STOUFFER: OK, you're looking at now the commander of the Soyuz and the International Space Station there in the headphones. You can see Dennis Tito on the right hand of your screen. He doesn't have headphones on, doesn't have a microphone, so we won't actually be hearing directly from him.

But you can tell by the look on his face just how happy he must be to be up there. Russia is calling him the second flight engineer on that -- here they go, they're putting headphones on him. We'll listen again.

DENNIS TITO, FIRST SPACE TOURIST: And I don't know about this adaptation that they talk about. I'm already adapted, so -- I love space.

UNIDENTIFIED MALE: (SPEAKING IN RUSSIAN)

UNIDENTIFIED MALE: (SPEAKING IN RUSSIAN)

STOUFFER: OK, they've taken the microphone off of Dennis Tito, the American millionaire who is making history right now as the first space tourist. You're looking at a live picture from the International Space Station, as the crew of the Soyuz space ship and the International Space Station get together right there.

You can see Dennis Tito on the right-hand side. And he said it all in his three words right there. He said, "I love space." He said he's already adapted to all the travel that he has been through in the last few days.

Matthew Chance, I want to bring you in again to see what comments you may have from Moscow.

CHANCE: Yes, that's right, Linda.

Well, Dennis Tito there looking very pleased with himself after, you know, so many months of training here in Moscow and in the Baikonur cosmodrome in Kazakstan -- he's undergone some nine months of very hard physical and mental training in order to undertake this trip, as well as, of course, paying $20 million to the Russian space agency.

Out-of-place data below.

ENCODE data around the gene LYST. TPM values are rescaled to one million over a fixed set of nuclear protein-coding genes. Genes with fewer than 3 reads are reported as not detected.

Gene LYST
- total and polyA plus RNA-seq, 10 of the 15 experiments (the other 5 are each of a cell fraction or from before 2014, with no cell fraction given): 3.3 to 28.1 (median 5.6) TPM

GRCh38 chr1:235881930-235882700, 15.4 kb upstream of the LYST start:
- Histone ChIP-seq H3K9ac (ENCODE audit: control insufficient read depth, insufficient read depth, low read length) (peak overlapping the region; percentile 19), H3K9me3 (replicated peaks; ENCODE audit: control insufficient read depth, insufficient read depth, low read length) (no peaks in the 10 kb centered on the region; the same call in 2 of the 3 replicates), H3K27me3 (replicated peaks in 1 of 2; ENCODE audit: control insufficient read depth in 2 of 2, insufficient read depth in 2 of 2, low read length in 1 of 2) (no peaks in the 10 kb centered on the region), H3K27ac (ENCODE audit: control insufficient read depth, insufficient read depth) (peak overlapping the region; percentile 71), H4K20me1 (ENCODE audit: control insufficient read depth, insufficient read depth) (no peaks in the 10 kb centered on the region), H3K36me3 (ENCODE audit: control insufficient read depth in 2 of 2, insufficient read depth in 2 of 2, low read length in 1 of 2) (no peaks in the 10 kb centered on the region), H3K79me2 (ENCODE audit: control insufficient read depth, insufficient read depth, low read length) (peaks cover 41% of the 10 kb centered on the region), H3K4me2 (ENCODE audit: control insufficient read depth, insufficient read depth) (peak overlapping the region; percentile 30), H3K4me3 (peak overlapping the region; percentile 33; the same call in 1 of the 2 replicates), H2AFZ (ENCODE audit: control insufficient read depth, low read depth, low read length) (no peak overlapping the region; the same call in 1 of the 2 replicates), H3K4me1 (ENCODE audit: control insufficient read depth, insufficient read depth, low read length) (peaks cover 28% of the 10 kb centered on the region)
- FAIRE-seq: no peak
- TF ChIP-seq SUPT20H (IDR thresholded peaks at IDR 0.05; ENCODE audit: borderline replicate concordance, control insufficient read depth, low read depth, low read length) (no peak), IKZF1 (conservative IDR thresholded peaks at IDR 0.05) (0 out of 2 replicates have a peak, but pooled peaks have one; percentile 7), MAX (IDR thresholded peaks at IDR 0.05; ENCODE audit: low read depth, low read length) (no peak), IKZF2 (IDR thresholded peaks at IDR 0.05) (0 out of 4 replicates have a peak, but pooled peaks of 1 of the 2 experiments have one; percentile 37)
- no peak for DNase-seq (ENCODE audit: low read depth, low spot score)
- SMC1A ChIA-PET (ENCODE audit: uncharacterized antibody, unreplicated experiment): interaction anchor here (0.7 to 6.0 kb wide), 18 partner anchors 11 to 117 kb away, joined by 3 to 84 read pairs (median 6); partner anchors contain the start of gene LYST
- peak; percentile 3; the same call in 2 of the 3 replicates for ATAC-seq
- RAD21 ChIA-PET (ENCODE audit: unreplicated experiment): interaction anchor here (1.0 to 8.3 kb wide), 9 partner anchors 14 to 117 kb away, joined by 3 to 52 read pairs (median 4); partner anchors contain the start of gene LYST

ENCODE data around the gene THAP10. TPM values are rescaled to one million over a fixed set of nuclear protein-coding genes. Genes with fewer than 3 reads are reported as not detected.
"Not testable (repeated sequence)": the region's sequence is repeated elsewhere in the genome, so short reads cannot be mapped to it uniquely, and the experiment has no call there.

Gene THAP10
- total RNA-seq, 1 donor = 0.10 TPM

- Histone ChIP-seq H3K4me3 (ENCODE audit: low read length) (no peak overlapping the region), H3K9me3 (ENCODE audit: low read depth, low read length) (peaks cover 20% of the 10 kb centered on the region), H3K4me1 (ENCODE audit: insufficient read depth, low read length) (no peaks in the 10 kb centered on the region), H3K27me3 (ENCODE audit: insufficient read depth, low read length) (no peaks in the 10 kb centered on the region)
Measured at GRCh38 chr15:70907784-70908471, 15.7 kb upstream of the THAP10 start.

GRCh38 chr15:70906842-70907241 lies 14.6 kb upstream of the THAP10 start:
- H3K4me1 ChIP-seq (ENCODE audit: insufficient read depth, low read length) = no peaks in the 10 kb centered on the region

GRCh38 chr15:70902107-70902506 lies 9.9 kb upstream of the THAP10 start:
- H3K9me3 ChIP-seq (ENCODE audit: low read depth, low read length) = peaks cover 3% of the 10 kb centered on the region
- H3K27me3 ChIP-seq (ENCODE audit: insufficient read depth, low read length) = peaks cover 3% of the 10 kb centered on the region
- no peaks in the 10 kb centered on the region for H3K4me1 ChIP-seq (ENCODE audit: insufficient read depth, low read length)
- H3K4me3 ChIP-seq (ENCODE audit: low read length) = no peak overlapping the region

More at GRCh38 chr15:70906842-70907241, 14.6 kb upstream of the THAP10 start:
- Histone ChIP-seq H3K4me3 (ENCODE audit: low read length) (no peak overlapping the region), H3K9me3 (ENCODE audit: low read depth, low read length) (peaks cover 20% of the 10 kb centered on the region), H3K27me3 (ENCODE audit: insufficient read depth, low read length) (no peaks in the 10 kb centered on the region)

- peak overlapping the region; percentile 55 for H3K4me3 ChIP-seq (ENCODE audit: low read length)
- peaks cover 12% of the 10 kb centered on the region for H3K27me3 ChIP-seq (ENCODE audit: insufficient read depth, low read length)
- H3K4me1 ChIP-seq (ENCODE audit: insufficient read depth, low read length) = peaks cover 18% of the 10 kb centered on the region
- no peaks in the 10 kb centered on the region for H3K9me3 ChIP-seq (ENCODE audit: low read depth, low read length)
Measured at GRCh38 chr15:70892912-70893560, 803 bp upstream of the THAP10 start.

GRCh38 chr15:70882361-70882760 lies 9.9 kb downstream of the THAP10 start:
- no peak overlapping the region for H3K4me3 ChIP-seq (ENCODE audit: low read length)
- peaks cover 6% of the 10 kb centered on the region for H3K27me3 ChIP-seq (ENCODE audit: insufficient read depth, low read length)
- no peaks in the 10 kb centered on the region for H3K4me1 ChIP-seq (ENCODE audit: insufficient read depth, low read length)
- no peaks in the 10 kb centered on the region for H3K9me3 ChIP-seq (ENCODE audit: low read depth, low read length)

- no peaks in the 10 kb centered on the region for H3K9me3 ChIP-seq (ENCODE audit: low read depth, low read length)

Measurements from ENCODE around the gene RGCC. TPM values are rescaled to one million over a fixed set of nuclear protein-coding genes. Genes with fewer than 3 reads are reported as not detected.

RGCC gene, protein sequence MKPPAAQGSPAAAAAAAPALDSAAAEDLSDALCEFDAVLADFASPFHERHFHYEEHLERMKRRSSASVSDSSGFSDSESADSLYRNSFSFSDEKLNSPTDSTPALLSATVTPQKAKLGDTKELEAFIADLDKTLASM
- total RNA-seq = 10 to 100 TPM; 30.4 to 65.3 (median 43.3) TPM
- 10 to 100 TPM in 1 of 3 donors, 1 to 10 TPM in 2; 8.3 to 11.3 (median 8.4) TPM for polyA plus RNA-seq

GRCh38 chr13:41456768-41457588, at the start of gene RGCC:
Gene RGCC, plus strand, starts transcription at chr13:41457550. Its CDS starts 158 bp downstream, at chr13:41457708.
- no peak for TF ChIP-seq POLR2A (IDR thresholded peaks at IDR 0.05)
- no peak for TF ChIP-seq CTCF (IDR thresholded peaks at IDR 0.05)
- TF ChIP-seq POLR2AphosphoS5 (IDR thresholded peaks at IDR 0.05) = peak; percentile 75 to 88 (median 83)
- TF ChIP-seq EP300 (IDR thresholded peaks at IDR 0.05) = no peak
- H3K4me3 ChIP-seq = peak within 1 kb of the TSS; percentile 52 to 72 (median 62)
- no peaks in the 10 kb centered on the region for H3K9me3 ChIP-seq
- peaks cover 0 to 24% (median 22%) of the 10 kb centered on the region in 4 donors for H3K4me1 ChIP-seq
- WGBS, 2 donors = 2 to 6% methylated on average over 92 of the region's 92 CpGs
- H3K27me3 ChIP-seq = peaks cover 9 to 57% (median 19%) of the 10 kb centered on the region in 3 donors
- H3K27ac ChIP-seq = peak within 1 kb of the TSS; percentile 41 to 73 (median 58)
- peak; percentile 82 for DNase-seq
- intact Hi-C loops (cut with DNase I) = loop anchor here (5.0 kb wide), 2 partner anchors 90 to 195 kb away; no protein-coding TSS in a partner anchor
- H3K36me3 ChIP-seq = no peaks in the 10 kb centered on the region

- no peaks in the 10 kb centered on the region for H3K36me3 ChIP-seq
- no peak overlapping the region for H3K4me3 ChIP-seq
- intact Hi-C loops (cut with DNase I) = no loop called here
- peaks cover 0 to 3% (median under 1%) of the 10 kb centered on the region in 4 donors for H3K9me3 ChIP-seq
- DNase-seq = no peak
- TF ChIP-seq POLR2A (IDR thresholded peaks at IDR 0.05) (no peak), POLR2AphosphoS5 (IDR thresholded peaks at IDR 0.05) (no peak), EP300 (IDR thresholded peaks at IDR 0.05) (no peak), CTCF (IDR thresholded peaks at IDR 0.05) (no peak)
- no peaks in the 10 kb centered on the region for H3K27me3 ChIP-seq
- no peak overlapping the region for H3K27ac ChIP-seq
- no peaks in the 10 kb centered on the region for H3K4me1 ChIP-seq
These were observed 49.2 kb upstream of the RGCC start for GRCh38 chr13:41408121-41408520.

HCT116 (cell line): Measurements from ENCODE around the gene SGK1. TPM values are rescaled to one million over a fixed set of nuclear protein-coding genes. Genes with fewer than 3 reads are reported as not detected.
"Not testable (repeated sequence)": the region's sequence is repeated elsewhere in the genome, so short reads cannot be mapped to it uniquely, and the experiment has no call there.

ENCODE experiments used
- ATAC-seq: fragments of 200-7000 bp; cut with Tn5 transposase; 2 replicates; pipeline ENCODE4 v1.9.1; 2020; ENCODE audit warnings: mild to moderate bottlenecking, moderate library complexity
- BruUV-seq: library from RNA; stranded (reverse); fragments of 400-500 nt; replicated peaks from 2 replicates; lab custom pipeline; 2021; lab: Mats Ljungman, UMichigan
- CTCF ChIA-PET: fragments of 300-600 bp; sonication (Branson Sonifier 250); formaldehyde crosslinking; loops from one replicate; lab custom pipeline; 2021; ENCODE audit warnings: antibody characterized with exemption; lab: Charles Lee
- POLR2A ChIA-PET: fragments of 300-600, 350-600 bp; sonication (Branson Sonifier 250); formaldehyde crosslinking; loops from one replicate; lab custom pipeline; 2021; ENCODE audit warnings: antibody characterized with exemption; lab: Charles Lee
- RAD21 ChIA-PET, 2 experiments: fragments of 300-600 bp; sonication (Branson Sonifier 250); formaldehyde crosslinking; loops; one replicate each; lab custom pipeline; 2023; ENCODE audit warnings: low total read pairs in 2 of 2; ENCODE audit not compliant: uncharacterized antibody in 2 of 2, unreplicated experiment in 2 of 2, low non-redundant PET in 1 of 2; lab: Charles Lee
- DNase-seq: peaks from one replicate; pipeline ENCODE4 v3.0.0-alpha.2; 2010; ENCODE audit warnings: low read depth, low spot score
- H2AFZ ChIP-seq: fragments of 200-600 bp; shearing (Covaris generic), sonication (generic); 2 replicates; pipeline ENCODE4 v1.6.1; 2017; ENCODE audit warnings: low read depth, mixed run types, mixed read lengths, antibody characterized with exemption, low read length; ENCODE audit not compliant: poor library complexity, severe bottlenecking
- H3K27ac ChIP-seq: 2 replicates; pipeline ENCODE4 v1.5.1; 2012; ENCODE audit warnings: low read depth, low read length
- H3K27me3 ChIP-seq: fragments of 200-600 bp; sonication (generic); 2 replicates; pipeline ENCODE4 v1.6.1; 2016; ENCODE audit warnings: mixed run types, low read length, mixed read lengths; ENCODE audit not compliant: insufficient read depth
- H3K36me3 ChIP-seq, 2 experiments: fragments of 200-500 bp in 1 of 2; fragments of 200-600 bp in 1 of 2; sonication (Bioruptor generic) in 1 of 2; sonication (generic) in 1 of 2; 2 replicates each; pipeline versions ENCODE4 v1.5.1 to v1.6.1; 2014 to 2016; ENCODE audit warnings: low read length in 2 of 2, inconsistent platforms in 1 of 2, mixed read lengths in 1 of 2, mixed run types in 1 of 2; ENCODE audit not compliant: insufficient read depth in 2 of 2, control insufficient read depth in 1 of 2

The Russian officials, though, of the space agency there, have made it clear that Mr. Tito will not be playing any day-to-day role in the operating of the International Space Station. They said that will be left to the professionals. Mr. Tito has told CNN, though, about the kind of things that he intends to be doing during his six-day visit to the International Space Station.

He says he's going to be listening to a lot of CDs that he's brought up -- a number of CDs, a number of operas including -- as well as a Beatles album, he said. So he'll be doing a lot of listening to music. He also says he's going to be taking a lot of photographs. He said he's taken some 30 rolls of film into space with him. And he's promised his friends and family lots of photographs of the magnificent views he's going to be able to see out of the window of the International Space Station back down to Earth, and of course, deep into space -- Linda.

STOUFFER: Magnificent views indeed -- quite a trip -- quite a vacation he has planned for himself right here.

And again, American millionaire Dennis Tito is living his dream right now on the International Space Station. I know we got word from a spokesperson yesterday that he was a little bit sick -- actually vomited yesterday. But we're told that's all expected for a person's space flight. But word was today that he was feeling pretty good. And we heard him just a moment ago saying that he is already adapted to all of this -- quite an experience he's having. And he says, "I love space".

When he was asked about this trip before he left, he was asked about just the high price tag he is giving to Russia for this experience -- some $20 million. And he considers it a pretty fantastic deal. This is no doubt an experience he will remember forever, an experience that we are being able to watch live on this camera view from the International Space Station.

And we're told that this picture may go away in just a little bit. They may be out of camera range in another minute or so. But we'll stick with it as long as we can, as the crew members from the Soyuz space ship get together here with the crew members from the International Space Station -- a little fun with antigravity there. You can see one of the crew members upside down, Dennis Tito -- perhaps we've lost our live camera view.

A story we will no doubt follow, as Dennis Tito, the California millionaire, begins his vacation on the International Space Station. We'll continue to bring you all the developments in this.